Community archaeology project goes back to the future

An artist's impression of the completed RoundhouseAn exciting new project to build an Iron Age Roundhouse has begun at charitable retreat in the Derbyshire Peak district, led by the University of Sheffield’s Department of Archaeology.

The Roundhouse, a very early form of housing in Britain, will become a place where the community can come together and enjoy learning all about Iron Age life. It will be built in The Nightingale Centre in Great Hucklow. Originally founded as a convalescent home for WWI injured servicemen, The Nightingale Centre is now a not-for-profit charity holiday centre which runs retreats for under-privileged children.

To mark the start of the project local groups, schools and villagers will be placing time capsules in the foundations of the Iron Age roundhouse.

As well as placing the time capsules, there will be a number of other Iron Age activities taking place including Iron Age pot making and bronze casting and even opportunities to help build the house itself.

Dr Roger Doonan, Senior Lecturer in Archaeology at the University of Sheffield, said: “It might seem odd that we are marking the start of project by burying things in the ground, but it seems this is exactly what some people did in the Iron Age. By placing objects in the foundations, a real tangible attachment is made to the building – it is what makes a house into a home.

“We want this to be a community space used by many groups and it seems fitting to involve everyone, not just in its use, but also in its making. I hope many will want to place a little special something in the time capsule pit. Making a foundation deposit creates a nice connection with Iron Age communities. I only hope that nobody comes along intending to bury deceased family members under the house as they did in the Iron Age—that might take some explaining when the capsules are recovered!”

Stella Burney, Centre Director, said: “It’s great to see the Roundhouse starting. It has already attracted a large amount of interest. It will form a really important addition to the centre and provide a peaceful space for individuals and groups to enjoy.”

The event is free and will take place at 2pm on Sunday 25 November 2012 at the Nightingale Centre, Great Hucklow, Buxton, Derbyshire, SK17 8RH.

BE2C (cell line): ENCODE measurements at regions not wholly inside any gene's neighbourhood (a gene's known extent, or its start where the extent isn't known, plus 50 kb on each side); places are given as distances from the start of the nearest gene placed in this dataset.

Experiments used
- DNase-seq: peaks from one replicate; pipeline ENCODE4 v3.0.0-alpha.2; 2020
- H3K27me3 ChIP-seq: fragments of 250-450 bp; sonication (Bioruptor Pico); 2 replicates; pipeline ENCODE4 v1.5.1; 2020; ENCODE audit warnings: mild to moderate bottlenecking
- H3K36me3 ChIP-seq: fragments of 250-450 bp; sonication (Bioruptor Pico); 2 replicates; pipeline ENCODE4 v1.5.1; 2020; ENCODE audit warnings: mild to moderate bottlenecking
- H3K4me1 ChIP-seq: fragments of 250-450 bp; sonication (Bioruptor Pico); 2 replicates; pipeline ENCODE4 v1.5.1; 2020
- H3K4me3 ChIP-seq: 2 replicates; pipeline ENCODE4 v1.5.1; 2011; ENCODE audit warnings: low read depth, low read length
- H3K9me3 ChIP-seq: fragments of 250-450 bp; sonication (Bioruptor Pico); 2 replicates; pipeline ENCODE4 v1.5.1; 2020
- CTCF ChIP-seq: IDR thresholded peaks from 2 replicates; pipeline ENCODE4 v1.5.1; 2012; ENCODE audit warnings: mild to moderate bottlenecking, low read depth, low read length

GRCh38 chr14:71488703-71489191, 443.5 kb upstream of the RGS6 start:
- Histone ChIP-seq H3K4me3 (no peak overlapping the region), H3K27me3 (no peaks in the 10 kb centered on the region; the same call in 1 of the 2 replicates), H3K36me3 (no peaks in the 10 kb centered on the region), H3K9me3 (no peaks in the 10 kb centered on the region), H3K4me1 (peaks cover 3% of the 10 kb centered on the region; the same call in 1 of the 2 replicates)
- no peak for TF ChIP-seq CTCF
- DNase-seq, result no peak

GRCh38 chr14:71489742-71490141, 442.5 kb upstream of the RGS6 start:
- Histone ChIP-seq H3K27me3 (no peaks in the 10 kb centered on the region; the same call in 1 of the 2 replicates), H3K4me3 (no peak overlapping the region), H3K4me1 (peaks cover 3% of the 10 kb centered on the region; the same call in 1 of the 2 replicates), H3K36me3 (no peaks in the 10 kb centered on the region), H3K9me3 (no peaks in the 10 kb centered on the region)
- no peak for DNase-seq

Additional information

The Nightingale Centre
The commitment to social responsibility and the needs of children is an intrinsic part of the Nightingale Centre's work, with weeks set aside every summer to provide children in need with a week's holiday at the Centre arranged by the 'Send a Child to Hucklow' organisation. For more information see:
The Nightingale Centre

The University of Sheffield
With nearly 25,000 students from 125 countries, the University of Sheffield is one of the UK´s leading and largest universities. A member of the Russell Group, it has a reputation for world-class teaching and research excellence across a wide range of disciplines.

The University of Sheffield has been named University of the Year in the Times Higher Education Awards for its exceptional performance in research, teaching, access and business performance. In addition, the University has won four Queen´s Anniversary Prizes (1998, 2000, 2002, 2007). These prestigious awards recognise outstanding contributions by universities and colleges to the United Kingdom´s intellectual, economic, cultural and social life. Sheffield also boasts five Nobel Prize winners among former staff and students and many of its alumni have gone on to hold positions of great responsibility and influence around the world.

The University´s research partners and clients include Boeing, Rolls-Royce, Unilever, Boots, AstraZeneca, GSK, ICI, Slazenger, and many more household names, as well as UK and overseas government agencies and charitable foundations.

The University has well-established partnerships with a number of universities and major corporations, both in the UK and abroad. Its partnership with Leeds and York Universities in the White Rose Consortium has a combined research power greater than that of either Oxford or Cambridge.


For further details contact Stella Burney at The Nightingale Centre on 01298 871 218, or:
Amy Stone

Media Relations Officer
The University of Sheffield
0114 222 1046